“Are the others here?”

“Somewhere. We got separated.” Cress closed his eyes. “Occie’s over there. Other side of the lake. Probably worried. Did… Did you want to see them?”

Enya swallowed, tempted, but she shook her head. Even if she did, she doubted they wanted to see her. “No. I don’t. I’m not entirely sure why I’m seeing you.”

“Rogue air elemental. Real pain in the ass. Worse than Sherwin.”

“I didn’t think that was possible.”

He gave her a look, and she winced. They did know it was. A rogue air had killed Moira and Sherwin’s parents. Enya hadn’t forgotten, not exactly. She just put that in her ignore file and moved on, the way she did with everything.

“I hate when I don’t buy pre-shrunk clothes,” he muttered, and she looked back at him with a frown. His shirt clung to him in a way that had her mind going places she’d refused to let it when they were kids, and she forced herself to stop now.

“I thought everything was pre-shrunk these days.”

“No.” He tried to walk and cursed, pulling at his jeans. “I don’t suppose you have a spare pair of pants I can borrow?”

“If you fit into my pants, I will kill myself.”

He smiled at her. Then the smile faded. “I should go. Occie’s going to be worried, and Moira will be pissed—and worried—so I…”

“Yeah, go.”

“They’re all okay,” he said, and she couldn’t manage a response. He’d known what she wanted to ask but didn’t dare. “Really. Terra made a garden that won a contest—not that she was around to get the prize. Stone proposed to Occie again last week. Sherwin’s an idiot, as usual. Moira did this impressive wind chime concert the other night. She’s good at that.”

Enya nodded. She wished she’d been there to hear it. “What… What about you?”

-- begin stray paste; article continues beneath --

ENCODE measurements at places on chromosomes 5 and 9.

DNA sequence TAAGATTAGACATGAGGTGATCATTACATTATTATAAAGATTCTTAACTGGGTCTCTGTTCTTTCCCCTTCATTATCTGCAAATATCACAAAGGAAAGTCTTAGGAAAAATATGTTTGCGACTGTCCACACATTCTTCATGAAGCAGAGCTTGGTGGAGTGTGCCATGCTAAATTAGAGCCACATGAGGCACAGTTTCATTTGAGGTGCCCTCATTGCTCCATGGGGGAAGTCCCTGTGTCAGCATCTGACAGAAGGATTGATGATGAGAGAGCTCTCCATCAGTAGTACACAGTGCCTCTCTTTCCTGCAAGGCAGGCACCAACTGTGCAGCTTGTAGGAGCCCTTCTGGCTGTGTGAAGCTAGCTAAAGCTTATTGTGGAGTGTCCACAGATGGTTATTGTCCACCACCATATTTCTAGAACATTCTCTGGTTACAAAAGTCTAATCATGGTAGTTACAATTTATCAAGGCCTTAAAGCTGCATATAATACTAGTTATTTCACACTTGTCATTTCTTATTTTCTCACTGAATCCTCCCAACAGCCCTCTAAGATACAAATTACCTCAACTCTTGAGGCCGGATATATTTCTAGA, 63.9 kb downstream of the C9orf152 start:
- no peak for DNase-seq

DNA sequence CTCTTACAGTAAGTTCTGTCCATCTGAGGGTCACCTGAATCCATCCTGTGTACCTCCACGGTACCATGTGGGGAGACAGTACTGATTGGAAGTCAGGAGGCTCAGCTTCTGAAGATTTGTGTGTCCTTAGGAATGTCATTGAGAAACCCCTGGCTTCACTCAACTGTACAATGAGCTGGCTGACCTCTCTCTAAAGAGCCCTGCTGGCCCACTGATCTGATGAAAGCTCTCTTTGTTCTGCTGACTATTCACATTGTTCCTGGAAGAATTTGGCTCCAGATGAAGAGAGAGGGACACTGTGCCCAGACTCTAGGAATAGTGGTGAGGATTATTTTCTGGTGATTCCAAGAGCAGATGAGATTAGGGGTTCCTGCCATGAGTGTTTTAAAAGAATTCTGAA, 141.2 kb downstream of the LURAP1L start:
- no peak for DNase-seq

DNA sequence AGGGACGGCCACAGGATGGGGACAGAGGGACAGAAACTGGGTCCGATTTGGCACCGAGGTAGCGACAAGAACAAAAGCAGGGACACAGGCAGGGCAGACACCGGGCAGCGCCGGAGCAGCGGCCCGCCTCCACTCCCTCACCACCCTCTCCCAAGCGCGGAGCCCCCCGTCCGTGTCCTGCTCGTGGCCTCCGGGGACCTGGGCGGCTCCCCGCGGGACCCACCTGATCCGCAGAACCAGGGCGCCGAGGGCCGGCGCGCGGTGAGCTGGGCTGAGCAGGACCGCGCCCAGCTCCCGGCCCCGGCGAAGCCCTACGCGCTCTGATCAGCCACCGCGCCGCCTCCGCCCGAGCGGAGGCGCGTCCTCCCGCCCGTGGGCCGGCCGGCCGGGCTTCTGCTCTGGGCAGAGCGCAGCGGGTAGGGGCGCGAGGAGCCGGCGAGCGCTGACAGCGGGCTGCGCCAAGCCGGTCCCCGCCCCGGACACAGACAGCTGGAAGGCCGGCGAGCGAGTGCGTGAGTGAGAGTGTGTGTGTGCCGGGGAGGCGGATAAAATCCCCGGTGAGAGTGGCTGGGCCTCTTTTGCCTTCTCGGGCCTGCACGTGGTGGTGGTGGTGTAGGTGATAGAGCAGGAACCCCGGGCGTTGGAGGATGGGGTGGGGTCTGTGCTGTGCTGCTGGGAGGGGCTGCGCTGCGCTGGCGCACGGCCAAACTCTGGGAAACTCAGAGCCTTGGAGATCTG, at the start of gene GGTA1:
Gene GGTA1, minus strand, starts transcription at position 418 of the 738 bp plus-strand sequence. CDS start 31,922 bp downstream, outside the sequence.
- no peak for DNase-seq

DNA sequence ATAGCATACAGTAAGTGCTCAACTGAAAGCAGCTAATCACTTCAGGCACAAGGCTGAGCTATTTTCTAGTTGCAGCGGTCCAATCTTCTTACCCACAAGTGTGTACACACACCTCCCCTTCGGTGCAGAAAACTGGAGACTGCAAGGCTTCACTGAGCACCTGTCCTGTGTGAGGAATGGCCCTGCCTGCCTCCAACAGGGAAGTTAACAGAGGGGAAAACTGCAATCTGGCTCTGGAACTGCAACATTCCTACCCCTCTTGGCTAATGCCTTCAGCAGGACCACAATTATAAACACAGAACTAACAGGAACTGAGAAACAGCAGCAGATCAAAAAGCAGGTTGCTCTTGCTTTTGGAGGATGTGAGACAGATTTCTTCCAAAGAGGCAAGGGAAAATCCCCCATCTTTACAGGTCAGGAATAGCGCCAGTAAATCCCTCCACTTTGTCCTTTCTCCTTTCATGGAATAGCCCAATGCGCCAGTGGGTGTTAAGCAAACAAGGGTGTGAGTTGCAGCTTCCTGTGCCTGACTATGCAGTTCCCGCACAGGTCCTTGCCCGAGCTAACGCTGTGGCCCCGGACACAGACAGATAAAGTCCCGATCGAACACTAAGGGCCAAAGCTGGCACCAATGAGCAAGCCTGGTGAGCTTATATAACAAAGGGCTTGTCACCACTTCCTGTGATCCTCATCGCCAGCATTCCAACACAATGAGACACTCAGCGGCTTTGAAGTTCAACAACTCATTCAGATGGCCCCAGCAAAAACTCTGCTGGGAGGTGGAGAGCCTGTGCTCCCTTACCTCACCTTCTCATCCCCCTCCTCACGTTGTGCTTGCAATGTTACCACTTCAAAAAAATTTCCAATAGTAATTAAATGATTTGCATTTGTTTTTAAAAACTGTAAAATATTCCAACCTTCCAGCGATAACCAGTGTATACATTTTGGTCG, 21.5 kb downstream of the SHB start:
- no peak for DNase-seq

He shrugged. “Oh, you know me. I’m water. I’m always fine.”

“Except that your clothes don’t fit.”

He laughed. “Yeah, except for that.”

She stood there, feeling awkward, wrapping her arms around herself. She could hear her coworkers somewhere behind her, laughing and joking as they fixed their picnic, and she knew she had to go back to them, but she wanted to ask him to take her with him.

She let out a breath. “It was good seeing you again.”

“You, too.”

Tempting the Dragon

Author’s Note: So I asked for prompts again, and as I was contemplating the one I got, I remembered that I hadn’t done this one. It didn’t really work with where things were in The Drought aka Fire and Water Part Two.

I thought that it would work to do a flashback, though, and while this is before Enya realizes she’s fire, I think it still fits.

The prompt: Enya: Love always wakes the dragon… — from “Litany in Which Certain Things are Crossed Out”

Tempting the Dragon

The kids at school wouldn’t stop talking about it. About him. About what he’d done. Enya didn’t know how he could stand the rumors going around, the names they were calling him behind his back—or even right to his face. Jerks, the lot of them, and she swore the next one that called Cress a freak was going to pay for it if they were dumb enough to say it in front of her.

Aiden told her to ignore it. He wanted her to do what he did—walk through the halls with his head down, never causing any trouble in class or disagreeing with anyone. He was shy to a fault, she had heard their mother say, and she didn’t know how he’d ever manage to pass speech when they had to take it in high school. Sherwin would pass with flying colors, she was sure, and everyone would be annoyed by it—by him—but Sherwin wasn’t the problem right now.

Cress was.

Well, it wasn’t like it was his fault or anything. No one knew what happened, not even Cress, but that didn’t stop them from blaming the whole thing on him. It didn’t matter that those bullies had attacked him in the bathroom, that they probably would have put him in the hospital if the plumbing hadn’t gone crazy. No, all that anyone cared about was that Cress had supposedly done that, reducing all the other boys into gibbering idiots afraid of all water, even the bottled kind.

She stopped at her locker, turning the dial to the first number of the combination. She let out a breath as she finished the combo and opened the door, letting it slam into the locker next to hers.

“Watch it. Why is it that you always shove that open like you hate the person with the locker next to you and you’re trying to take his head off?”

She laughed. “Maybe I do.”

“Oh. So you joined that club, did you?” Cress asked, leaning back against the lockers. “I guess I figured that we’d all stick together. All of us outcasts and potential freaks.”

“You are not a freak, Cress.”